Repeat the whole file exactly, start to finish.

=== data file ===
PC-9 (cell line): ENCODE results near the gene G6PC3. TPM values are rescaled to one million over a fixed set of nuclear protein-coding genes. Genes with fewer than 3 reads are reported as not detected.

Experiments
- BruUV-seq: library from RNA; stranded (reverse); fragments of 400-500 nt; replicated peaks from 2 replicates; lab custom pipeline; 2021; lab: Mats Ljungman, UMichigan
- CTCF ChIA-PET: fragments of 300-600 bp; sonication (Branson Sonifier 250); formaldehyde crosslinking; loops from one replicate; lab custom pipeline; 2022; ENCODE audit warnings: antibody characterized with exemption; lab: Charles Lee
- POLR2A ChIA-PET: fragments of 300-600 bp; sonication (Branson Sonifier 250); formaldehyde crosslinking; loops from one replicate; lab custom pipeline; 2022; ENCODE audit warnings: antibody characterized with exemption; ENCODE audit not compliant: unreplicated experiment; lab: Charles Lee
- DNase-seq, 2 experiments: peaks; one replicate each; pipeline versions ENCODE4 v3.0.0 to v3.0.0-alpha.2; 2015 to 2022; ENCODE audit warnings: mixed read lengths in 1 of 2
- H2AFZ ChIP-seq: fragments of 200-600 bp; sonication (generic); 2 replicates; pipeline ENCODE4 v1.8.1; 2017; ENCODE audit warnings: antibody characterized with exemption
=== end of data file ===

PC-9 (cell line): ENCODE results near the gene G6PC3. TPM values are rescaled to one million over a fixed set of nuclear protein-coding genes. Genes with fewer than 3 reads are reported as not detected.

Experiments
- BruUV-seq: library from RNA; stranded (reverse); fragments of 400-500 nt; replicated peaks from 2 replicates; lab custom pipeline; 2021; lab: Mats Ljungman, UMichigan
- CTCF ChIA-PET: fragments of 300-600 bp; sonication (Branson Sonifier 250); formaldehyde crosslinking; loops from one replicate; lab custom pipeline; 2022; ENCODE audit warnings: antibody characterized with exemption; lab: Charles Lee
- POLR2A ChIA-PET: fragments of 300-600 bp; sonication (Branson Sonifier 250); formaldehyde crosslinking; loops from one replicate; lab custom pipeline; 2022; ENCODE audit warnings: antibody characterized with exemption; ENCODE audit not compliant: unreplicated experiment; lab: Charles Lee
- DNase-seq, 2 experiments: peaks; one replicate each; pipeline versions ENCODE4 v3.0.0 to v3.0.0-alpha.2; 2015 to 2022; ENCODE audit warnings: mixed read lengths in 1 of 2
- H2AFZ ChIP-seq: fragments of 200-600 bp; sonication (generic); 2 replicates; pipeline ENCODE4 v1.8.1; 2017; ENCODE audit warnings: antibody characterized with exemption